This approved use of bloodshed was taking place even as Pope Innocent III was launching the Albigensian Crusade (1208). Initially intended as a forty-day punitive expedition, it quickly spiraled out of control and became a series of bloodbaths over the next twenty years, including events like the massacre of 7,000 people and the destruction of the cathedral at Béziers. Scaffolds and nooses became more and more an unquestioned part of the Christian social order, used to do away with offenders of any and all sorts, even the poor peasant caught poaching in the royal forests.

Once thus entrenched capital punishment was taken for granted as part of the woodwork of European Christendom from the 13th through the 16th century. One wing of the Anabaptists protested its use, but they were a fringe minority without much influence until later centuries. But the main Lutheran and Calvinist Reformers continued to use the death penalty, seeing it as an essential part of the divine order just as Rome did. Calvin’s execution of Michael Servetus in Geneva in 1553 removed any doubt as to how heresy was to be dealt with, and in the next century thousands of both Protestant and Catholic “witches” were exterminated in the name of orthodoxy.

One often overlooked factor that accounts in part for this aberration can be seen in what was being taught in the Christian education of the time. The Roman Catechism of 1566 was a model in sketching many areas of Christian faith, but when it came to the Commandment “Thou Shalt Not Kill,” it had nothing to say but that the death penalty was an ‘exception’ to the divine command. No explanation was attempted, no limitations were detailed, no conditions expressed. Capital punishment was placed on a privileged pedestal, out of reach of any criticism or question. It was to be accepted “on faith”

How far this uncritical acceptance had gone can be seen in what is perhaps the most infamous episode in Catholic history. A terrible problem of brigandage was afflicting the Roman countryside when the elderly Pope Gregory XIII died in 1585. At the conclave to elect his successor, one candidate indicated that he had a plan that would “fix” the problem. When elected as Sixtus V, he managed in his first five months as pope to have over 7,000 Roman bandits beheaded, and had many of their heads placed on the lampposts of the Ponte Sant’Angelo. When some expressed dismay over the ‘Vicar of Christ’ engaging in such slaughter, he said he was prepared to kill 20,000, if that is what it took to restore order, and he thereupon had a victory medal struck with his own image on it and the motto “Securitas Perfecta.”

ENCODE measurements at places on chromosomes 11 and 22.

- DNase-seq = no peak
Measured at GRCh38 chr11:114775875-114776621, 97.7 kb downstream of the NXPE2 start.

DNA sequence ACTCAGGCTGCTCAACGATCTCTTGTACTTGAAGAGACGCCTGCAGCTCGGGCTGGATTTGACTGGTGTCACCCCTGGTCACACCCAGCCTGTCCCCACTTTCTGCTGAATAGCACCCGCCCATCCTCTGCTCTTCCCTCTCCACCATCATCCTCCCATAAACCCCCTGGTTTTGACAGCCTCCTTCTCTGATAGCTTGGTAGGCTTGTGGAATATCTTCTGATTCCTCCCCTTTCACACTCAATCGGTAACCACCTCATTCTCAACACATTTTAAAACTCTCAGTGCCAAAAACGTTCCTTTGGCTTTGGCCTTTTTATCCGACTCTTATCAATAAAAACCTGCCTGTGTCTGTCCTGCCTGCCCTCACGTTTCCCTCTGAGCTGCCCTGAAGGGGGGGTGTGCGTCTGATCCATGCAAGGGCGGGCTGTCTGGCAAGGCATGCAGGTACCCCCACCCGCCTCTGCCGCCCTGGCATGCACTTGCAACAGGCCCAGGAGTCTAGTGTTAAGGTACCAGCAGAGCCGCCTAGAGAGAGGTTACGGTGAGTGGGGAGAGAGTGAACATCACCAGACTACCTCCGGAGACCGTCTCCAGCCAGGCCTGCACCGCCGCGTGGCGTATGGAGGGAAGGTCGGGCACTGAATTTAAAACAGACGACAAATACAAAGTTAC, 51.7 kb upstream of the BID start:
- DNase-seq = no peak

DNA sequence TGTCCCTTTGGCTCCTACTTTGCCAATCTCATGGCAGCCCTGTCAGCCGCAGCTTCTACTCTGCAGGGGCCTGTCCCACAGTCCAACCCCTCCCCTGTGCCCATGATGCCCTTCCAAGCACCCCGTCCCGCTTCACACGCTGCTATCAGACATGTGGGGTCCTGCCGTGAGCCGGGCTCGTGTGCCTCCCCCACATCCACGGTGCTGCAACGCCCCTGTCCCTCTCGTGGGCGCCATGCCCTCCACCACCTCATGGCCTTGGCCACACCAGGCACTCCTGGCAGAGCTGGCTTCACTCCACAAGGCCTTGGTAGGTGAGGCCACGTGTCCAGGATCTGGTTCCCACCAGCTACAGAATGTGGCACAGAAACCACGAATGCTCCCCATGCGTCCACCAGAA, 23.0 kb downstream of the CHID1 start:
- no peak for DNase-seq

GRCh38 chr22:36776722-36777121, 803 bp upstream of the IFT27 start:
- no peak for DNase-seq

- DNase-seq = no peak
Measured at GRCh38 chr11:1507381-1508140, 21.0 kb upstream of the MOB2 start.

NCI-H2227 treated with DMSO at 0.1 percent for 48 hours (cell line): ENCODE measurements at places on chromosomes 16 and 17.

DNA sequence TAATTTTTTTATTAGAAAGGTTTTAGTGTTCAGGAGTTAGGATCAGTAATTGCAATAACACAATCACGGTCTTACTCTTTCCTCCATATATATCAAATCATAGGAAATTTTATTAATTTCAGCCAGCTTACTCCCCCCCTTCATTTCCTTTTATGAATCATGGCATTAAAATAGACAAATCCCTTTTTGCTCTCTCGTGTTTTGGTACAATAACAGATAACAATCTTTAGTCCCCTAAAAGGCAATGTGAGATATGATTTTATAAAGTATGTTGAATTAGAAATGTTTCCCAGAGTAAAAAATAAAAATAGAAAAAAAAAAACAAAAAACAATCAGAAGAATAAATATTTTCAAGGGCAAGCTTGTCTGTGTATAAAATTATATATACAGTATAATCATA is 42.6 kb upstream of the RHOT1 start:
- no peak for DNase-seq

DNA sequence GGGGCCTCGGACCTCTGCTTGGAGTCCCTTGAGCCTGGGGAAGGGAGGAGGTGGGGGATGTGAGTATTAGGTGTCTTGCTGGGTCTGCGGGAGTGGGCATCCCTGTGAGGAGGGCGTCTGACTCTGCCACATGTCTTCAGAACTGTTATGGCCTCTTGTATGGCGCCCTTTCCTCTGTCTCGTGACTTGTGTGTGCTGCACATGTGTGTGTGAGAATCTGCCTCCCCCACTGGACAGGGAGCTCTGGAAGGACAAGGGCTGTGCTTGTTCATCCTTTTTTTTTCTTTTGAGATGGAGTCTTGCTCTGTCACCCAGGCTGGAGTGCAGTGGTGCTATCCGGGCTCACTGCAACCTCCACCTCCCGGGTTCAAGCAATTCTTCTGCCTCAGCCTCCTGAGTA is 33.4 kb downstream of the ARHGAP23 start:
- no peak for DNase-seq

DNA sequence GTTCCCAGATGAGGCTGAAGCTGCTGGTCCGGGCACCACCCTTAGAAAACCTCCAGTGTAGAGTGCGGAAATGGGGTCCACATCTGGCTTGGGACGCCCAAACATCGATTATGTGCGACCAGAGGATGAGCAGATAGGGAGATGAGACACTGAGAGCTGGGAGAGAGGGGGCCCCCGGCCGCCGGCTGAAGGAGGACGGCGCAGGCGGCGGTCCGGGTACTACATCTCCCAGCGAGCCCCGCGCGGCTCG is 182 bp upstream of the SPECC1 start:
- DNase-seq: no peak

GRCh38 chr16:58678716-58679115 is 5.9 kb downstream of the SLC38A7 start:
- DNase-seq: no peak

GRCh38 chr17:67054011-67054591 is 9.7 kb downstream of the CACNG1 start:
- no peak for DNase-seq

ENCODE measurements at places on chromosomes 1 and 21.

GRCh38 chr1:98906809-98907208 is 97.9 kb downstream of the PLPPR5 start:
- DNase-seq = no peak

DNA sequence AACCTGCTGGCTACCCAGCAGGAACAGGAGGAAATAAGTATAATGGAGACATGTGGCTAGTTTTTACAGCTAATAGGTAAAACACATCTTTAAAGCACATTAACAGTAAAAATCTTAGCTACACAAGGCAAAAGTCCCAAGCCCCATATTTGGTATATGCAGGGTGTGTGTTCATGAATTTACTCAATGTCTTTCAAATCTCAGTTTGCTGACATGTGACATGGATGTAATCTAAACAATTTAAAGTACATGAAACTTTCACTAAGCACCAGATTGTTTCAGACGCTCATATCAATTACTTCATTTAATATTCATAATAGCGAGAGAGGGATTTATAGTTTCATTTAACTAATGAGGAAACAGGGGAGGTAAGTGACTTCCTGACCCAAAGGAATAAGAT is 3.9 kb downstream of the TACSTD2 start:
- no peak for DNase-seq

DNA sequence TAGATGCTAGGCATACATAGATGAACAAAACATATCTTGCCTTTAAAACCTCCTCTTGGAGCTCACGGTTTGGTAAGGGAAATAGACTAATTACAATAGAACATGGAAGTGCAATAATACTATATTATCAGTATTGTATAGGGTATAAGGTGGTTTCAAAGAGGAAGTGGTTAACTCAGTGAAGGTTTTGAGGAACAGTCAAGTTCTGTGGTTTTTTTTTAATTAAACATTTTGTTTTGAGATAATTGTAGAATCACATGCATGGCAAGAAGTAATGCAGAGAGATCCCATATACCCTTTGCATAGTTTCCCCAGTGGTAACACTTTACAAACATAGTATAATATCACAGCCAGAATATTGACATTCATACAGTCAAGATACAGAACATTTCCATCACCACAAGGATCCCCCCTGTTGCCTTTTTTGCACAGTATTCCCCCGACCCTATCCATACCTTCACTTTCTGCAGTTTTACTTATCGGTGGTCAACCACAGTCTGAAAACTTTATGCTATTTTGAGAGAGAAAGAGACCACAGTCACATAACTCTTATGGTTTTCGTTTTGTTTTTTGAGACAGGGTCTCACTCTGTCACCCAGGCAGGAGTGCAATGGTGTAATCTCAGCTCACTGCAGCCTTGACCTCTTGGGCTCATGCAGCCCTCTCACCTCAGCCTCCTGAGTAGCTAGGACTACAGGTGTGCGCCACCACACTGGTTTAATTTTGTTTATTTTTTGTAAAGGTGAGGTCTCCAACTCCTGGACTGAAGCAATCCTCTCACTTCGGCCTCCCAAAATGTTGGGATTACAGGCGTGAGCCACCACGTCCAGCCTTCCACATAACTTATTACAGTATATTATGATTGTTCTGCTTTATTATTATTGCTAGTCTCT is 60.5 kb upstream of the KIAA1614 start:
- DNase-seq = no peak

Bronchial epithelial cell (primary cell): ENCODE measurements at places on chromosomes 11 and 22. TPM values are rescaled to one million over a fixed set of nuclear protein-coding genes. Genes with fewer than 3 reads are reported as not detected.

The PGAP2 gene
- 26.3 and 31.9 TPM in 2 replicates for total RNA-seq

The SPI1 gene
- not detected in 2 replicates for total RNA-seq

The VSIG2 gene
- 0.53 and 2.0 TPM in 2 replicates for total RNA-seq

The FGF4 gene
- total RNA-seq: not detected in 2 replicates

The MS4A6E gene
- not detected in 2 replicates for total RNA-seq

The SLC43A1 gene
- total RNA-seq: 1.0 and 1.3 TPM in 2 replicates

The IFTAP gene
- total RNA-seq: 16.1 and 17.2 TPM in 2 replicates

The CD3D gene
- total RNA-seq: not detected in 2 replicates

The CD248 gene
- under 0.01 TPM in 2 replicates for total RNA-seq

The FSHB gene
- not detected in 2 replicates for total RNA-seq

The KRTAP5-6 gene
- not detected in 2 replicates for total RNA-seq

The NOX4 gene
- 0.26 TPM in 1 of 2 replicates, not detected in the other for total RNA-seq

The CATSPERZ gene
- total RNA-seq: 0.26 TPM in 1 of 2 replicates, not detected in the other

It is perhaps understandable that when serious debates about the ethics of capital punishment finally began to appear in the 18th century Enlightenment, Catholic theologians and philosophers were totally outside the loop, taking no part in them, since the institution was so deeply involved in using the death penalty. In the first extensive historical bibliography of the debate, listing contributors from 1765 to 1865, Ernst Hetzel found not a single Catholic author. As long as the Papal States remained as the temporal domain of the church, the pope had his own executioner who dispatched significant numbers of malefactors from this life in much the same way as those of other temporal rulers in Christendom did.

But nearly everything was turned upside down in the 20th century. The Nazi holocaust, obliteration bombing, atomic incineration, ethnic cleansing, the killing fields, and all the other assaults on human life dwarfed the bloodshed of earlier times. But this worst of times was also ironically the best of times, for it gave birth to the idealism of the United Nations Charter (1945), and the Universal Declaration of Human Rights (1948) in a desperate effort to salvage the soul of civilization. One of the consultants in the formation of the latter was the papal nuncio to Paris, Angelo Roncalli, who ten years later became Pope John XXIII and brought the human rights revolution into the heart of the Catholic church in his unprecedented encyclical Pacem in Terris (1963).